The first matter of importance was the need to acquire residence permits and freedom of movement in Bessarabia for the refugees. The question was not only local and the solution was found in Bucharest, the capital. Natan Lerner from our town was instrumental in achieving this as he was a representative in the Romanian parliament. However, the actual execution of the documents was the responsibility of the local authorities and they knew how to take advantage of the situation and to make a good profit from their work. From time to time, difficult decrees were published, such as, checking the certificates of the refugees, partial exile and so forth,

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The Zionists in town bid farewell to the Lankovsky and Goldgal families who were leaving to go to the agricultural colony “Mesila Hadash” near Kushta, prior to their making aliya to Eretz Yisrael (1910)


and the reason for this was so that the bureaucrats could receive more bribes. Moshe Gevalder, who was the Rabbi appointed by the authorities, was very active in the matter of the legalization of the refugees and he worked with exceptional commitment. Thanks to his efforts all the refugees received temporary certificates or citizenship certificates. All this required much money and the financial burden that fell on the Committee for the Refugees was very great. The Jews of Brichany were requested to donate money and they did so with a warm heart and generosity. Despite this, there were not sufficient funds and it became necessary to ask for support from the neighboring towns, which hadn't received refuges due to their distance from the Dniester. For this purpose Yaakov Steinhaus (Amitzur) traveled to Lipkani and Novoslitza and Shlomo Weissberg went to Hutin and in those places they found Jews willing to help. Only the Committee for Support of the Poor were opposed, due to its chairman, and didn't give any funds at all despite the demands they receieved.

A number of youth among the refugees chose to make aliya to Eretz Yisrael. Tzeirei Zion appointed a committee that helped the youths, and thus a few groups were organized and sent to Eretz Yisrael.

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The aliya to Eretz Yisrael of the Kuperman family, July 1920



The Maccabi Organization

by Michael Tcherkis–Amitz

Translated by Esther Mann Snyder

Before Maccabi was established in our town, the game of soccer became very popular among the youth thanks to two students, Veiner and Shulman, who lived in our town and connected with our youth. The Maccabi branch was founded in Brichany at the initiative of the Shapira brothers who came to our town from Uman with the Ukrainian refugees in 1920.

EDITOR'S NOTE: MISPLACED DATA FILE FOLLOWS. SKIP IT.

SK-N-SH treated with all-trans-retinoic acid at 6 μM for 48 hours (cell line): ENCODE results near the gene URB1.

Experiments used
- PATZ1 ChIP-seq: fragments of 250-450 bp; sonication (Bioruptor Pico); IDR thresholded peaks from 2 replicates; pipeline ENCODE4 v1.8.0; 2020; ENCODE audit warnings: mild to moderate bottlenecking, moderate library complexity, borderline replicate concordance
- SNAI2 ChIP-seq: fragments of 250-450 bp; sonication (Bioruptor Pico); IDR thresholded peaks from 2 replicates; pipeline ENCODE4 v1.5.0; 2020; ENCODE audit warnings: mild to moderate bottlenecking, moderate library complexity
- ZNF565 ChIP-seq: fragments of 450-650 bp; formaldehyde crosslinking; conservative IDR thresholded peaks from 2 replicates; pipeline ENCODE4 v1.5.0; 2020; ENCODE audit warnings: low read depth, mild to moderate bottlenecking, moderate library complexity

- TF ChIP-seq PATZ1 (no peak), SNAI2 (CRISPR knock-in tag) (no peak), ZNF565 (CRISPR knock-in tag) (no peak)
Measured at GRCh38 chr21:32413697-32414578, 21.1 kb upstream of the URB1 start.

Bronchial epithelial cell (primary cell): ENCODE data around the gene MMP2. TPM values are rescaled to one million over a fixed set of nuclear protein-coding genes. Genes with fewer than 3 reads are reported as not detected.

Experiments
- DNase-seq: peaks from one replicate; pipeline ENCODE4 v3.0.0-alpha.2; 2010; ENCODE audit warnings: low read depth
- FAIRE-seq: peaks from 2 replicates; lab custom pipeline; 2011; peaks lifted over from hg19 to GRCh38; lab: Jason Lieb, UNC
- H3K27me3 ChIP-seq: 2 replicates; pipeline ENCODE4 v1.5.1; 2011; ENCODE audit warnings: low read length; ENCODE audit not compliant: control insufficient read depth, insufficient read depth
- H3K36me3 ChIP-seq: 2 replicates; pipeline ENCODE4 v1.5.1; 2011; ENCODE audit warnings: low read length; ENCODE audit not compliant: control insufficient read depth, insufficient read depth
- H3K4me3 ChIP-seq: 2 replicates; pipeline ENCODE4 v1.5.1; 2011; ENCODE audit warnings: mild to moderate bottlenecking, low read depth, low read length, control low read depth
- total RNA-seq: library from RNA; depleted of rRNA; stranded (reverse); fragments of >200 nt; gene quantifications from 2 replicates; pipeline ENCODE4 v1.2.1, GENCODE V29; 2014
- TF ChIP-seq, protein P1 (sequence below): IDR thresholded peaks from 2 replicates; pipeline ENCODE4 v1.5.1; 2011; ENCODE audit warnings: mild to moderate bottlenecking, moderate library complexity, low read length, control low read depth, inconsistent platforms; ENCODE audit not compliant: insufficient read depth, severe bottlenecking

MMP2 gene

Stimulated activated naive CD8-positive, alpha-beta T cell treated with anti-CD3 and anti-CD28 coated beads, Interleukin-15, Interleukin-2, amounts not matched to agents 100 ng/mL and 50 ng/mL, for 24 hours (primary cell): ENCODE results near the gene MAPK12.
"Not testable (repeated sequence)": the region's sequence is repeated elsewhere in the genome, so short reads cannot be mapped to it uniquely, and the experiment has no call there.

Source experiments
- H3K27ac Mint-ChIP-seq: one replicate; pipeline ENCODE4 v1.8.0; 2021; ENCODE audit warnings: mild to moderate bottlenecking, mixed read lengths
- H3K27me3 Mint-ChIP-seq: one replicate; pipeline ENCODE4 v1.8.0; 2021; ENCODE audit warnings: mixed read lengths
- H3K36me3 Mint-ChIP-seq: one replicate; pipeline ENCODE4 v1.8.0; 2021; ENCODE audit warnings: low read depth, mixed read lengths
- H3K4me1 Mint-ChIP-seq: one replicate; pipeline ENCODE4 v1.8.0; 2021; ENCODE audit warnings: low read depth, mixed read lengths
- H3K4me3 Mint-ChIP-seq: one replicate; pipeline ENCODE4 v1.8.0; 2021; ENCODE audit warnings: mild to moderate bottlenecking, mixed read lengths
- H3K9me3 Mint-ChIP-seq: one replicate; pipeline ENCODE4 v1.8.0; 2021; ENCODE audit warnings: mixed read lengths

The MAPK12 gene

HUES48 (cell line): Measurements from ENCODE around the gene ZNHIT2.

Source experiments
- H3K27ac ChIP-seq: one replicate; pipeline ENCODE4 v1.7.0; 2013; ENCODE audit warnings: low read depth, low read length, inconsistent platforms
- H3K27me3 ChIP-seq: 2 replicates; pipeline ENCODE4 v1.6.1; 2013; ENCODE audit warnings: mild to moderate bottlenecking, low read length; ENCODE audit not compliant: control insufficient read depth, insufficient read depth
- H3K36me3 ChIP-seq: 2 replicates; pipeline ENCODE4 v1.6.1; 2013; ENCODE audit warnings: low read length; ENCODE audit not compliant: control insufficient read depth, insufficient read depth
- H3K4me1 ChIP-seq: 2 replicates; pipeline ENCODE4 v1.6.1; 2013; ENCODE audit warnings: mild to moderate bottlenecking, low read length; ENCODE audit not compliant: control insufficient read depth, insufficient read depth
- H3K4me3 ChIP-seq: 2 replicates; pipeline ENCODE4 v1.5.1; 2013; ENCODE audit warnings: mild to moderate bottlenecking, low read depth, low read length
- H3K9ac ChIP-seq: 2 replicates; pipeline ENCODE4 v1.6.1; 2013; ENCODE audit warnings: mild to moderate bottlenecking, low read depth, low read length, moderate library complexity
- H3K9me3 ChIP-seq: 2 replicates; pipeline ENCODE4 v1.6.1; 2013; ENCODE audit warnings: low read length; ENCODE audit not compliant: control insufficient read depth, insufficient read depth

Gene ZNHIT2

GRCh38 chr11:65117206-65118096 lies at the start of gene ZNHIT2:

At the founding assembly, which was held in the women's section of the Sadigori synagogue, a committee was chosen and its head was S. Weissberg the son–in–law of Y.L.Shiller, who had recently settled in our town. In a very short time equipment was purchased including office supplies, sports equipment, and a playing field was prepared in the meadow of the fire department. The members began to practice the games and drills led by the Shapira brothers. It should be noted that already at that time the commands for the drills were given in Hebrew.

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The activities of the organization slowly became more organized, and after a while a few members were outstanding at playing soccer. As a result, groups were formed according to the playing level and ability of each one. The games played between the groups helped improve their skill and experience. Later, in about 1922, a dental technician named Mr. Samok who was an excellent soccer player settled in Brichany; he was appointed the head of group A and also the coach. He managed to gather a team of players who reached a very high level. Among the coaches was Zemel Hirsh who was also a dental technician.

The organization grew and developed from year to year because many members were attracted by the game and therefore joined our ranks. There were members, including girls, who didn't participate in the sport but registered as members of Maccabi out of enthusiasm.



The Maccabi Committee, 1924

Sitting (right to left): 1. Khorish Reuven, 2. Gruzman Yitzhak, 3. Weissberg Shlomo, Chairman, 4. Bukshpon Shabtai, 5. Tashak Pinhas
Standing: 1. Sohotin Leib, 2. Tcherkis Shalom, 3. Sarbarnik Shlomo, 4. Tcherkis Michael


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Soccer group – A